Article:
In Helsinki, the Prime Minister of Finland put his private home in the north of the country at the disposal of asylum seekers, and called on his fellow citizens to follow suit and open their homes to those seeking shelter. In London, Prime Minister David Cameron was criticised strongly when he stated that he would not allow hordes of refugees to enter Britain; Amnesty International described his words as "disgraceful" while the Guardian said that his position was not only a mistake but also a shame on the country.
In this atmosphere, German Chancellor Angela Merkel's position stood out when she led the call to embrace the refugees and agreed with Austria for the two countries to open their borders to receive them. Along with French President François Hollande she issued a call to deal with the refugee issue with integrity and responsibility, so that people are spread around EU countries according to mandatory quotas.
This news and similar events were highlighted by Arab newspapers, which dealt with the issue as a European problem caused by strange hordes coming from another planet.
The statistics of all of this are shocking. According to the UN refugee agency, more than 300,000 people have crossed the Mediterranean this year; between 2,500 and 3,500 were drowned before they could reach their intended destination.
With regards to registered Syrian refugees, UNHCR said that the largest number headed to Lebanon (more than one million), followed by Turkey (800,000) then Jordan (300,000), Iraq (250,000) and Egypt (132,000).
The statement showed that the UNHCR and its partners called for $5.5 billion for refugee relief. By the end of June, just a quarter of the required amount was made available, which means a reduction in nutritional support for refugees and the difficulty of providing them with humanitarian aid or sending their children to schools. As for the conditions in which the refugees are existing, some countries are better than others, but most are miserable.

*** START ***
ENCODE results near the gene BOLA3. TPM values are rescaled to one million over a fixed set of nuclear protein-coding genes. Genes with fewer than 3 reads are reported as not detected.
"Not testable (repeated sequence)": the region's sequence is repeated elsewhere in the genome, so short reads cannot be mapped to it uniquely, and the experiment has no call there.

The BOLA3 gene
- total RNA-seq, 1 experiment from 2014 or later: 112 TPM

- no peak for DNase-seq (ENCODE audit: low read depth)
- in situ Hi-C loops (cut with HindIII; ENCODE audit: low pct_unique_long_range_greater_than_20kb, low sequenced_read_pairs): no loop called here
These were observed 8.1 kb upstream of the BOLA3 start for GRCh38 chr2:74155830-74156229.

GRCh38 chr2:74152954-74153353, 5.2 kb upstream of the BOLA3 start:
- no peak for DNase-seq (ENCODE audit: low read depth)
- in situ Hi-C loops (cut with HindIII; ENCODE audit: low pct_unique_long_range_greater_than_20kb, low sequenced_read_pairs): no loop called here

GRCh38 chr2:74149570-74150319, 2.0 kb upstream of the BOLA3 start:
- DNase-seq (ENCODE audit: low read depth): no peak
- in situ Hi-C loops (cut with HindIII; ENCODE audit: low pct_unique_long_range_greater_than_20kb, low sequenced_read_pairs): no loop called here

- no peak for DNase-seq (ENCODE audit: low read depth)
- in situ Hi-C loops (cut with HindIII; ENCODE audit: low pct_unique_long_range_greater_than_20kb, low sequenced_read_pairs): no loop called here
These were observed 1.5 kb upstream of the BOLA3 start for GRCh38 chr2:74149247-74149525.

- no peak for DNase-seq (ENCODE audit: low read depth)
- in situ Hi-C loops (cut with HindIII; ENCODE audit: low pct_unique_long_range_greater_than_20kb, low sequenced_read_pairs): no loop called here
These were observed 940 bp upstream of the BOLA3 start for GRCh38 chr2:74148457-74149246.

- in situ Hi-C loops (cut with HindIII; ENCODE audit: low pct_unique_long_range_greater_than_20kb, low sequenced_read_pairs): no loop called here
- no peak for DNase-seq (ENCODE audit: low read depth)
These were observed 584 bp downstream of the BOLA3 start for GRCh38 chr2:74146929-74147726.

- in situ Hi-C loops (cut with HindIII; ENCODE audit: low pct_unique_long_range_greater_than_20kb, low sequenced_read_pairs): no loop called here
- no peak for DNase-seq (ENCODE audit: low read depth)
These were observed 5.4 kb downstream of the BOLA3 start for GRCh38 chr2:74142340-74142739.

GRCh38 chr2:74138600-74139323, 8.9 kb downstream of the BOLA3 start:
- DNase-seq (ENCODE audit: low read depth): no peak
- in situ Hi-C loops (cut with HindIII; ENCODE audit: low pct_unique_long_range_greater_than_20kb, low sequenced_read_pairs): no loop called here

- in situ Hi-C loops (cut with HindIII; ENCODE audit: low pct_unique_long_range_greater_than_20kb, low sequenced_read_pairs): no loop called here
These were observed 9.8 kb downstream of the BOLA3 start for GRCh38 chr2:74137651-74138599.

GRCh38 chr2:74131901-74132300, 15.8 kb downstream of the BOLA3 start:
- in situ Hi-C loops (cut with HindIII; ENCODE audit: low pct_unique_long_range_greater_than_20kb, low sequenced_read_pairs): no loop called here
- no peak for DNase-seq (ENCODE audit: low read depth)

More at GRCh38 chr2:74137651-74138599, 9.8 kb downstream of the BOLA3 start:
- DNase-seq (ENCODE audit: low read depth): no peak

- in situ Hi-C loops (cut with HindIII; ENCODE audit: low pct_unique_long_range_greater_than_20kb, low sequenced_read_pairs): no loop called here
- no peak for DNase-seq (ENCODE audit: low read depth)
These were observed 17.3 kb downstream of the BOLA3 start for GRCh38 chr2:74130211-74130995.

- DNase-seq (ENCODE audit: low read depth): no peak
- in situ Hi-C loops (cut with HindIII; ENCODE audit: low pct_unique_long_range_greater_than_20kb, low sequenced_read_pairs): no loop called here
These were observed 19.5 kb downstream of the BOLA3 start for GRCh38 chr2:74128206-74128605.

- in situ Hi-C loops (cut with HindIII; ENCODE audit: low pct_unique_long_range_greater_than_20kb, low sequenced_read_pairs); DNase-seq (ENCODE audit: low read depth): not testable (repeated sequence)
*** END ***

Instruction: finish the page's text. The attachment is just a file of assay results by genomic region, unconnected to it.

It is true that not all refugees are Syrians, but because of the huge disaster there, Syria has become the main source. There are also Sudanese, Palestinians, Iraqis and people from North Africa. Although the majority are victims of conflicts in the Arab region, there are others heading for Europe for economic reasons due to very difficult conditions in their home countries.
The normal procedure for asylum seekers is that the country where they land in the EU has the responsibility to process their applications. However, Italy and Greece have been facing the brunt of the numbers of heading for Europe and so it has been suggested that countries across the EU take their fair share of refugees to ease the burden on the Mediterranean states. North European countries — with the exception of Germany and Sweden — have generally called for the existing rules to be followed. The Czechs and Slovaks have refused to receive any refugees. Hungary's government has ordered the construction of a high fence along the border with Serbia (175 kilometres long) to prevent the entry of refugees. Poland announced that it will only accept Christian refugees coming from the Middle East.
Although the German government has been more courageous when, along with Austria, it called for the suspension of the Dublin Regulation on asylum requests, this has not just been down to enlightened politicians. There is also support among the people to help the refugees, but right-wing groups have seized on the issue to tap into nationalist emotions and mobilise public opinion against what they call the "new invaders" and attempts to "Islamise" Europe.
In this context, press reports claimed that Merkel's popularity declined due to her sympathy with the refugees, while extremists attacked refugee centres and tried to set them on fire. In Italy, the Northern League used the regional and municipal elections as an opportunity to call for immigrants to be arrested and sent back to where they came from.